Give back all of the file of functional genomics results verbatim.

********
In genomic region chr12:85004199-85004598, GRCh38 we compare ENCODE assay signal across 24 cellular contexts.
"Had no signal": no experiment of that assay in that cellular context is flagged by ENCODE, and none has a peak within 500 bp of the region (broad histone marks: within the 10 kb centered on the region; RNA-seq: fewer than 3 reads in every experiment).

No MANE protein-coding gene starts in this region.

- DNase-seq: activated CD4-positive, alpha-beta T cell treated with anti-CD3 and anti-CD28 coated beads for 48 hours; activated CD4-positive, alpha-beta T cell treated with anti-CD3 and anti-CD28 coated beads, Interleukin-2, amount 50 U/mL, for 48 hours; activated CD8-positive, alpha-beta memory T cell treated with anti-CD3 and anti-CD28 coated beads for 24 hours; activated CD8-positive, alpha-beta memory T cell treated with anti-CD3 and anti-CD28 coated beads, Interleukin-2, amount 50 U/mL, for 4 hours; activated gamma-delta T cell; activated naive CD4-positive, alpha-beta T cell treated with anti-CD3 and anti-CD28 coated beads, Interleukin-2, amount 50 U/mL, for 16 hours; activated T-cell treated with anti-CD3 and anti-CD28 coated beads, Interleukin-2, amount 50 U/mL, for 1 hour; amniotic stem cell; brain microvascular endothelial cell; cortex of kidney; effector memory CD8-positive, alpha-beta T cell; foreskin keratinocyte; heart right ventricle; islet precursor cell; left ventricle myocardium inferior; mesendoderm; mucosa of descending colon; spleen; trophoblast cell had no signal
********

In genomic region chr12:85004199-85004598, GRCh38 we compare ENCODE assay signal across 24 cellular contexts.
"Had no signal": no experiment of that assay in that cellular context is flagged by ENCODE, and none has a peak within 500 bp of the region (broad histone marks: within the 10 kb centered on the region; RNA-seq: fewer than 3 reads in every experiment).

No MANE protein-coding gene starts in this region.

- DNase-seq: activated CD4-positive, alpha-beta T cell treated with anti-CD3 and anti-CD28 coated beads for 48 hours; activated CD4-positive, alpha-beta T cell treated with anti-CD3 and anti-CD28 coated beads, Interleukin-2, amount 50 U/mL, for 48 hours; activated CD8-positive, alpha-beta memory T cell treated with anti-CD3 and anti-CD28 coated beads for 24 hours; activated CD8-positive, alpha-beta memory T cell treated with anti-CD3 and anti-CD28 coated beads, Interleukin-2, amount 50 U/mL, for 4 hours; activated gamma-delta T cell; activated naive CD4-positive, alpha-beta T cell treated with anti-CD3 and anti-CD28 coated beads, Interleukin-2, amount 50 U/mL, for 16 hours; activated T-cell treated with anti-CD3 and anti-CD28 coated beads, Interleukin-2, amount 50 U/mL, for 1 hour; amniotic stem cell; brain microvascular endothelial cell; cortex of kidney; effector memory CD8-positive, alpha-beta T cell; foreskin keratinocyte; heart right ventricle; islet precursor cell; left ventricle myocardium inferior; mesendoderm; mucosa of descending colon; spleen; trophoblast cell had no signal